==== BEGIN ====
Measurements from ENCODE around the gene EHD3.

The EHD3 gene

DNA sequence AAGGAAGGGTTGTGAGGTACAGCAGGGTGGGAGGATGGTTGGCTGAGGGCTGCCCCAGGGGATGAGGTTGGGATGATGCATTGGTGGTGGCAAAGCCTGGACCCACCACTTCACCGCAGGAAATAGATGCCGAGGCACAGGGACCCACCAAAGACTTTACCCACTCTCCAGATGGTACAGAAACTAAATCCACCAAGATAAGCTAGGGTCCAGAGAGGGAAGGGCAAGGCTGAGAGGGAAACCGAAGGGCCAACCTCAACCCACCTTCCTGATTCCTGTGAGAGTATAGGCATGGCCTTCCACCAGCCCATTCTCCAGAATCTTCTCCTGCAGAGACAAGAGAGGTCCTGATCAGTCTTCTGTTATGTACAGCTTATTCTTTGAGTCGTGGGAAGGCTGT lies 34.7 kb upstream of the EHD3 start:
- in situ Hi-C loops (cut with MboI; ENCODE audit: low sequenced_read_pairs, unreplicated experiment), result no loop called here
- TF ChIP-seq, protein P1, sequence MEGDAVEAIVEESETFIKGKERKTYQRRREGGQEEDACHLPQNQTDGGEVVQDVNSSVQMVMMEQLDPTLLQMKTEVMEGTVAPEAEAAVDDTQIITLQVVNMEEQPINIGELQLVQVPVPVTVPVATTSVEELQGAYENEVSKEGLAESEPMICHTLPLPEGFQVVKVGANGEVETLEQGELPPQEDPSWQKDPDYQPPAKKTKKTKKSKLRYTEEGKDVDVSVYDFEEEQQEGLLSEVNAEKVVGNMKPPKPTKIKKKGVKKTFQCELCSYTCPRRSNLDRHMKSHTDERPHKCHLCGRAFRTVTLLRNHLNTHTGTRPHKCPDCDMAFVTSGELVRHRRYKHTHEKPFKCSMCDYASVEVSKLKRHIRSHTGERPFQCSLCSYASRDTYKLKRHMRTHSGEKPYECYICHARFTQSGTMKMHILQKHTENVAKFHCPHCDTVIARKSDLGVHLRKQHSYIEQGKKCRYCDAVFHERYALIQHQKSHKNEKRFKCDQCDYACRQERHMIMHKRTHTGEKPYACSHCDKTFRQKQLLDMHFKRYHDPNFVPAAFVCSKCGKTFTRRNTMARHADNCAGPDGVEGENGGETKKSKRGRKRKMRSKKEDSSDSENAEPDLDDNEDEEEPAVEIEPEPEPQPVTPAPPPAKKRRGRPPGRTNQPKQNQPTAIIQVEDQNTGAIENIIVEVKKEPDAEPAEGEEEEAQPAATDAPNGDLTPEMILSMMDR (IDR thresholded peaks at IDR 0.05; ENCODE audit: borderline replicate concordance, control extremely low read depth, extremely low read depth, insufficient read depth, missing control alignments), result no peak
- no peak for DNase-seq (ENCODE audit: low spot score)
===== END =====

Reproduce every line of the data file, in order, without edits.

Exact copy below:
Measurements from ENCODE around the gene EHD3.

The EHD3 gene

DNA sequence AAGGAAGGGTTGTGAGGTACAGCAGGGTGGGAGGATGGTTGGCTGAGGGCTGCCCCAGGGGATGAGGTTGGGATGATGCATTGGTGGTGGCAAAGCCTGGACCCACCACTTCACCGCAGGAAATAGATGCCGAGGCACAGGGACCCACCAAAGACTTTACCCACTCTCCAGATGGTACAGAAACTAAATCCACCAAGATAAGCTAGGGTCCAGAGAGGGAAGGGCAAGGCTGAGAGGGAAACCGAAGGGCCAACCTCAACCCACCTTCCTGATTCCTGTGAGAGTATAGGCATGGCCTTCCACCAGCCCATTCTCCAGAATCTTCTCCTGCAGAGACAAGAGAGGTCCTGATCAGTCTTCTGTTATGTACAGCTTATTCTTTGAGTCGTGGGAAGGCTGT lies 34.7 kb upstream of the EHD3 start:
- in situ Hi-C loops (cut with MboI; ENCODE audit: low sequenced_read_pairs, unreplicated experiment), result no loop called here
- TF ChIP-seq, protein P1, sequence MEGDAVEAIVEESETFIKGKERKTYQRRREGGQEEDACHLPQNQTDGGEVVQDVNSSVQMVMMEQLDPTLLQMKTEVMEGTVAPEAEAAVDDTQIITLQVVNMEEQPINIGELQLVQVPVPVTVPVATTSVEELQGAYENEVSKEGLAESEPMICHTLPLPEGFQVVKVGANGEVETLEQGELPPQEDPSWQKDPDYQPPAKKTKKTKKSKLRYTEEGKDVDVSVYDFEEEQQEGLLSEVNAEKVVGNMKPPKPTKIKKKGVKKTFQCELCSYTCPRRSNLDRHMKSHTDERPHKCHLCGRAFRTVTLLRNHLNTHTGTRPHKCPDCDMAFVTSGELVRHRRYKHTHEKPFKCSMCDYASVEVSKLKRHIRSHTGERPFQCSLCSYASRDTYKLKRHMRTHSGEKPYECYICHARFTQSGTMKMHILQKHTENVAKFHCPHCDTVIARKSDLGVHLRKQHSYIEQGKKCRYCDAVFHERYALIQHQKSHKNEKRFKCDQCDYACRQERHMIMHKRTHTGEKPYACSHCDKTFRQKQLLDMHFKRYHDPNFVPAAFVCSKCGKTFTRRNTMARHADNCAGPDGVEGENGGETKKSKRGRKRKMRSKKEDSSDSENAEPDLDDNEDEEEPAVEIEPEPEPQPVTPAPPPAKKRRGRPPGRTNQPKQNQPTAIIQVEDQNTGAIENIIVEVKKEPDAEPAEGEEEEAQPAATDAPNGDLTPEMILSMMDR (IDR thresholded peaks at IDR 0.05; ENCODE audit: borderline replicate concordance, control extremely low read depth, extremely low read depth, insufficient read depth, missing control alignments), result no peak
- no peak for DNase-seq (ENCODE audit: low spot score)